The chronicle's author uses a variety of references to time to structure his narrative. Temporal markers do more than tell the reader when a narrative episode begins, just as they do more than tell the reader what year or month it was. In the following sections, we analyze some conspicuous uses of time as an authorial tool, but to determine what is conspicuous in the text, we must first make some observations about what is normal. Though there are several instances in which the author uses references to time in fascinating ways, these must be understood in reference to his more standard deployment of temporal markers.
As discussed in the previous section, a standard episode begins with a reference to time, as in the case of Episode 32's "Lo dicto anno poi" [f. 21r, l. 4], that is, by both naming the time of the forthcoming event and demarcating the time as distinct from the one previously discussed (this is what the word "poi" is doing). This is often followed by a more specific reference to the month and sometimes the day of the event; Episode 32's introduction is immediately followed by "del mese d'Ogosto" [f. 21r, l. 4], while the subsequent episode begins similarly, "Poi del stesso anno dela mese di Septembre" [f. 21r, ll. 26-27]. This marking of time is not universal, though; an episode may begin directly with the month, as does Episode 35: "Poi del mese di Marso u d'Aprile" [f. 23r, l. 7].
Temporal markers appear in the body of narrative accounts as well, albeit in a less formulaic way. However, the chronicle also contains accounts which are not narrative. It also contains numerous lists (mostly concerning the succession of podestà), which follow their own distinct layout. The opening episodes of the text, for example, deal entirely with naming podestà whose times precede the narrative. For example: "Master Alamanno dala Torre, podestà for six months, in 1258" (Messere Alamanno dala Torre, podestà mesi VI, MCCLVIII [f. 6r, ll. 12-13]). Sometimes, these temporal descriptors are followed by a brief mention of events that occurred during a podestà's time; for example: "Master Count Tegrimo was podestà for three years, beginning in 1248. In whose time there was an eclipse of the sun in 1249, on the first Friday of the month of June" (Messer Conte Tegrimo podestà anni III, MCCXXXVIII. In del cui tempo lo sole oscuro MCCXXXVIIII, lo primo venardi del mese di Giugnio [f. 5v, ll. 2-5]). Because the passing of office from one podestà to the next drives this section of the chronicle, these lists contain higher concentrations of temporal markers than are found elsewhere in the text. If we choose to divide episodes semantically, as we have in this project, we must distinguish between narratives and lists; otherwise the lists' concentrations of temporal markers will appear extraordinary.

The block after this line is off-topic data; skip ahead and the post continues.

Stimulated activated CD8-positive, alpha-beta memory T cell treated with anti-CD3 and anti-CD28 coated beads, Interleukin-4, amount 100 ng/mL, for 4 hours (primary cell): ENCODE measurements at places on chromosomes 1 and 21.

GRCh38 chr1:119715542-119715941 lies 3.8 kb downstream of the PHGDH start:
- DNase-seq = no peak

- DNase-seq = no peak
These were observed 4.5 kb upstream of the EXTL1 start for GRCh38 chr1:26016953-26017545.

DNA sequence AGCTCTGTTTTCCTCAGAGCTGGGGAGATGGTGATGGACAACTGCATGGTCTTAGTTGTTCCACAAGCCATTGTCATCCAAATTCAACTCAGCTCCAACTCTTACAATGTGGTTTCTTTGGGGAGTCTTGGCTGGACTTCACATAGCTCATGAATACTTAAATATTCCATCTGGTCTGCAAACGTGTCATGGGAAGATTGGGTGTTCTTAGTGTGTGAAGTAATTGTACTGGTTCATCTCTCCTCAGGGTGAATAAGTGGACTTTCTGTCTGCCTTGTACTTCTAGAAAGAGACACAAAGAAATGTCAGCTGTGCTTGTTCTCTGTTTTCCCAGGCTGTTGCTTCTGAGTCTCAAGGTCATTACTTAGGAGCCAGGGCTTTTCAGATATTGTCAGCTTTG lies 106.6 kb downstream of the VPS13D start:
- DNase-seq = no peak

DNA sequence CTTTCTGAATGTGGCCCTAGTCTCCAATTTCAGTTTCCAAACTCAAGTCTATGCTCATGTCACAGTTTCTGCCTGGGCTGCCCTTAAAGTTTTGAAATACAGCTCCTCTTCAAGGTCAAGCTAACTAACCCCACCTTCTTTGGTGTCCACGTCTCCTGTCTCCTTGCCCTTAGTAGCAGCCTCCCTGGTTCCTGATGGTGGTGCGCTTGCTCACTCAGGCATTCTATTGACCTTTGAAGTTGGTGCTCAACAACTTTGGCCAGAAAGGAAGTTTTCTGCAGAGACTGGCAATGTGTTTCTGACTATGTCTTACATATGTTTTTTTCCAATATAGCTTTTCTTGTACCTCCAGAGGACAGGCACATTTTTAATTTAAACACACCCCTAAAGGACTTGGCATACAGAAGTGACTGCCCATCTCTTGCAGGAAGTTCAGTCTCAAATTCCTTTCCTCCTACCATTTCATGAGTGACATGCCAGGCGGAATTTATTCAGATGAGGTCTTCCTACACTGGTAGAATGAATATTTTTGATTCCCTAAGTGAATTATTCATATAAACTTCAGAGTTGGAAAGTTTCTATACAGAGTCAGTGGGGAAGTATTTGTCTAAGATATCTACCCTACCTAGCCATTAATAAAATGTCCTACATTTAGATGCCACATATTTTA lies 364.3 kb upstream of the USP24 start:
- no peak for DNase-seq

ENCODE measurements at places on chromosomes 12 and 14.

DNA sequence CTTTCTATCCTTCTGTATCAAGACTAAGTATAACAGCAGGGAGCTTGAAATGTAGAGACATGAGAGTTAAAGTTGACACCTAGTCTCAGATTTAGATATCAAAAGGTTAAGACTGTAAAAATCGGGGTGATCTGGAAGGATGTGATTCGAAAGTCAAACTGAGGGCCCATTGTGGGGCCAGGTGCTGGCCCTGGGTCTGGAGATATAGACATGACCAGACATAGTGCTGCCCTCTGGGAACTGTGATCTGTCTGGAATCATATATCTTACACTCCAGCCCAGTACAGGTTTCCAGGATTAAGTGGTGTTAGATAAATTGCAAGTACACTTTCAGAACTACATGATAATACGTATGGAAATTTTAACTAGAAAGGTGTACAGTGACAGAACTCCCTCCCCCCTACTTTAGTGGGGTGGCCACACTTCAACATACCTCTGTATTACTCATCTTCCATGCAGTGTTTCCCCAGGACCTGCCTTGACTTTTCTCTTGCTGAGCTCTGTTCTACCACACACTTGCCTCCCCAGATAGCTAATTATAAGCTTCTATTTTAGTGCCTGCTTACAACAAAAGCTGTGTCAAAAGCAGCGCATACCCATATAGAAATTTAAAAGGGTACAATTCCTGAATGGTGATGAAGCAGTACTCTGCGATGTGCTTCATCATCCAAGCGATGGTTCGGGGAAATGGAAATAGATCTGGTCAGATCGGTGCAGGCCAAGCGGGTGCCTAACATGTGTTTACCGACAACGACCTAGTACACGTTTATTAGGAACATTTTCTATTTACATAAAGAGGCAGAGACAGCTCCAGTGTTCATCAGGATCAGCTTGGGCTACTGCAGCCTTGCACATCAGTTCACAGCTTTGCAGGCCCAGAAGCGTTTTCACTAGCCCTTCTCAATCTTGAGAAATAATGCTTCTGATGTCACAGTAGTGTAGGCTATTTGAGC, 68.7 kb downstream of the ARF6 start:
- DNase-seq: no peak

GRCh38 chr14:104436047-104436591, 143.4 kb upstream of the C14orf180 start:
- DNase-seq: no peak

One further observation about what is normal: We designated three types of temporal markers - liturgical, calendrical, and self-referential. The author overwhelmingly favors the latter two above the former, which suggests that where he uses saints' feasts (liturgical time), he does so with intentionality. This is not to say that his use of secular time is slipshod, though; the following observations, demonstrate how, and at some points, whether, the author uses time to shape his narrative.